Lair of the Clockwork God is most likely going to be the best game I play this year. It’s absolutely outstanding and you absolutely should play it.

There. That’s the review.

*sigh* Fine. Look, I can’t actually tell you much about this game. To describe why this game is instantly my Game Of The Year 2020™ would be to ruin far too much of it. To actually go in depth with how the mechanics work, how the plot develops, what moves unlock and all that good stuff would be, eye em oh, catastrophic to your enjoyment of it.

On paper, Lair of the Clockwork God sounds an unlikely prospect. To all intents and purposes it’s a platform point and click adventure game. It’s a platform game, with significant point and click elements. It’s literally as the description says.

The two characters, Ben and Dan, have fundamentally different skill sets; Dan is a Platformer. He shuns exposition and the need to examine everything he sees and lives for the thrill of running, jumping high and crushing creatures beneath his boot heels on the way back down. Ben, however, is an Adventurer. Every examined object is a potential plot driver, every item just lying around is waiting to be picked up and stashed in his bindle, or combined (*cough* crafted) and used and every character is to be interacted with and interrogated.

On a mechanical level, both parts work in tandem better than they should. At any point you can switch between either Ben or Dan to fulfil the needs of the puzzle or level at hand. Ben cannot, and will not,  jump. He handles all dialogue between himself and Dan and NPCs in the game, as well as all mechanical interactions with levers and items and so forth. Dan can’t pick up items, move levers, or interact with NPCs. He can push crates and stand on the massive buttons that are littered around, jump places Ben can’t reach and can acquire other useful skills as the game progresses.

His surface tension is quite high, you know.

I love the art style of this game. Ben and Dan have distinct, chunky silhouettes, the level colour palettes are wide ranging and it would do a disservice to call any part of the aesthetic retro. The soundtrack is also marvellous, with the music paying homage to specific games and series to match the theme of the puzzle or area, and just generally being all round splendid.

The real star of this game though, is the writing. The narrative, underlying themes and dialogue are fantastic. It’s not an exaggeration to say I found it frequently hilarious. Do you know how hard it is to find something in any entertainment medium that makes me laugh out loud these days? Y’know rather than chuckle, or snicker, or smile and just think “I am amused by this?” I don’t consider myself a miserablist by any stretch of the imagination, I just haven’t seen anything that made me laugh as hard as this did in a very long time. As frequently as it did too.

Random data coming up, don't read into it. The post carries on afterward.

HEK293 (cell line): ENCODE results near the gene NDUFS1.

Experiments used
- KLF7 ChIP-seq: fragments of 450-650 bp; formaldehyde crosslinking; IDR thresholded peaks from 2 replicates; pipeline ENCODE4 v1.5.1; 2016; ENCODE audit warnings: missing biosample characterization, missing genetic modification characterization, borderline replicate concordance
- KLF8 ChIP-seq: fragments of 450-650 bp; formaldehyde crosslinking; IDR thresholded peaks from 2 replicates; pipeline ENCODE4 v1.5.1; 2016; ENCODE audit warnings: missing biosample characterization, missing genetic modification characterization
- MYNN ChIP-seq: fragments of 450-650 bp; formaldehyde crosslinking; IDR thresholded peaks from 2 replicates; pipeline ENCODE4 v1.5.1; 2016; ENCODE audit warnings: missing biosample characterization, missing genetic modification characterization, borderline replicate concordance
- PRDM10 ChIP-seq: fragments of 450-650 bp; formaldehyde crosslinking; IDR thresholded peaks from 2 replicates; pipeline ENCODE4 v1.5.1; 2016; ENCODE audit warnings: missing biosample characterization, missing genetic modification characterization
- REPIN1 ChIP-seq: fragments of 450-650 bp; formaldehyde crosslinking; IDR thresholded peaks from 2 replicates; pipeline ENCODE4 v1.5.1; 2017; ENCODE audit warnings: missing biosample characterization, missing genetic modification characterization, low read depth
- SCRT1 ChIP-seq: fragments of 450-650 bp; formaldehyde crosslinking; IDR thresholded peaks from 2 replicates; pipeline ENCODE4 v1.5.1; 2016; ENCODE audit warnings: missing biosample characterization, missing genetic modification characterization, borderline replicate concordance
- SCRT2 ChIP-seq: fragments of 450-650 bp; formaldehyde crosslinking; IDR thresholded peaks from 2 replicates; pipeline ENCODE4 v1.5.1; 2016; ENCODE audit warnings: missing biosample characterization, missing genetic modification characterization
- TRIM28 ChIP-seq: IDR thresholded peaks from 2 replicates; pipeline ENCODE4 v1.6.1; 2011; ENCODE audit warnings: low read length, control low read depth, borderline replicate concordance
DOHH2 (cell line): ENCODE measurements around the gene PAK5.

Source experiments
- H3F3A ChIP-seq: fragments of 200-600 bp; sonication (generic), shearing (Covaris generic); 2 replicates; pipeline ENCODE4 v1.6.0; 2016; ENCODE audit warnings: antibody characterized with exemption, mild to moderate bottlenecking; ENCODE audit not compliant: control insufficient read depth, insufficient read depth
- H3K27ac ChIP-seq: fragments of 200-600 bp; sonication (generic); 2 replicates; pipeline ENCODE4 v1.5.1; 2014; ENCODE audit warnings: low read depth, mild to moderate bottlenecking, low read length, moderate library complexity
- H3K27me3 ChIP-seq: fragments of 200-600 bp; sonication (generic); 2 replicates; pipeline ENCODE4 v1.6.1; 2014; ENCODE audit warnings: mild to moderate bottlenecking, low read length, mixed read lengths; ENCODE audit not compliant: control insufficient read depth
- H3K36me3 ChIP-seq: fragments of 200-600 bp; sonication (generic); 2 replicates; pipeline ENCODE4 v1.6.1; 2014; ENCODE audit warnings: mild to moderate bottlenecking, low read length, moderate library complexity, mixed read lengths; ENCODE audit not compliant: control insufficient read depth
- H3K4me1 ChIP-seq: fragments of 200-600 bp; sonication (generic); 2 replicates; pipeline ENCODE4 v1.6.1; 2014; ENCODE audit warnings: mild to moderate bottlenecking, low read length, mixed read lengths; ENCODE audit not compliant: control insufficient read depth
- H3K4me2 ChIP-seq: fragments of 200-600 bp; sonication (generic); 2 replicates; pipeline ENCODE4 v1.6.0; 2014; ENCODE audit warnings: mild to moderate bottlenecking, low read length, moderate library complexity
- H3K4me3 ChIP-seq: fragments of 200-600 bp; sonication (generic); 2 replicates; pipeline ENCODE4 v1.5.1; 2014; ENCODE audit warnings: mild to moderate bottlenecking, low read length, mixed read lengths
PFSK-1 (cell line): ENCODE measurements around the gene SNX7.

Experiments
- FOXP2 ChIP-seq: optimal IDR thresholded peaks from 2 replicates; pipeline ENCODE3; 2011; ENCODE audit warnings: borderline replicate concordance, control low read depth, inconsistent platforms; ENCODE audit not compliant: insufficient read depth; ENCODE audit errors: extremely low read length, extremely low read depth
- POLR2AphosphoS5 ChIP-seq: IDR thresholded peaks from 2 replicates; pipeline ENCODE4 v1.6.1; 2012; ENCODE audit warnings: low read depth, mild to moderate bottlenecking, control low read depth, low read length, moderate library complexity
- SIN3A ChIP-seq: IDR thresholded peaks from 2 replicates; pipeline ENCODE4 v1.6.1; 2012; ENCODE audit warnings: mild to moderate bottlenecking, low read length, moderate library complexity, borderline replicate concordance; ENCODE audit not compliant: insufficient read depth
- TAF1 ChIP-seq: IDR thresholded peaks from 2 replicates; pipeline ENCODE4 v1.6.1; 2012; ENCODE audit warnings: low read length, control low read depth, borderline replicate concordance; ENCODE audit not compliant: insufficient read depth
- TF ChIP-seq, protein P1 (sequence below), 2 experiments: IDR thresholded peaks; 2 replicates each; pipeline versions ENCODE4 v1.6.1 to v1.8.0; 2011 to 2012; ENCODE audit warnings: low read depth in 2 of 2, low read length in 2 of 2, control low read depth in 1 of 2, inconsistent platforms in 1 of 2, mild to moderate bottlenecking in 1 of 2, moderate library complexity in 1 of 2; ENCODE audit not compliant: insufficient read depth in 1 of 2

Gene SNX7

And not just with the dialogue interaction between the characters; puzzle solutions often made me burst out laughing. This game is so fucking clever, man. In all senses of the word. It doesn’t treat the player like an idiot, it gives you just enough information to make those links that need to be made and does it often in ways that require you to think outside the box, or maybe just look at it sideways a little.

At no point did I feel the need to reach for Google and search out the answer to anything. Because of the way the puzzles and levels are laid out, everything you need to answer whatever it is that’s blocking you is within your grasp. I hate to use superlatives like ‘fiendish’ (and ‘superlative’, to be honest) but some of the puzzles in this game truly are. They never go beyond an initial light frustration where you think you’ve missed something and then you have a lightbulb moment, solve it and you feel like you should be high fiving yourself. They’re never deliberately obtuse for the sake of making the game difficult.

Context is everything. Apparently.

If I had to pick fault with this game at all, I think the aforementioned technical wobbles with the switch version is the worst offender. The bug that brought the random piece of dialogue back on screen almost ruined an incredibly poignant moment in the game. Although the fact that this game actually managed to balance comedy and poinginency in a very real way should be thoroughly commended.

Also the controls feel a little clunky when you’re looking for the right ability, doing inventory management or switching character, which isn’t helped by the Nintendo convention of having X and Y, and B and A reversed (in the correct way, some would say. But that’s an argument for another day).

And maybe once or twice I found the solution to a puzzle before I knew which puzzle I was supposed to be solving.

But those are nitpicks, really. I genuinely cannot vomit out how brilliant I think this game is. It has messages without being preachy. It has wonderfully vulgar comedy that stays (just) the right side of being crass. It’s knowing and self deprecating without being trite. It goes directions you wouldn’t expect from a platform point and click adventure.

It’s rare that something comes along that makes me want to scream “YOU SHOULD PLAY THIS GAME” at all and sundry until their ears bleed (or until the police show up), because nothing can be everything to everyone. But with Lair of the Clockwork God does make me want to, because you absolutely bloody well should.

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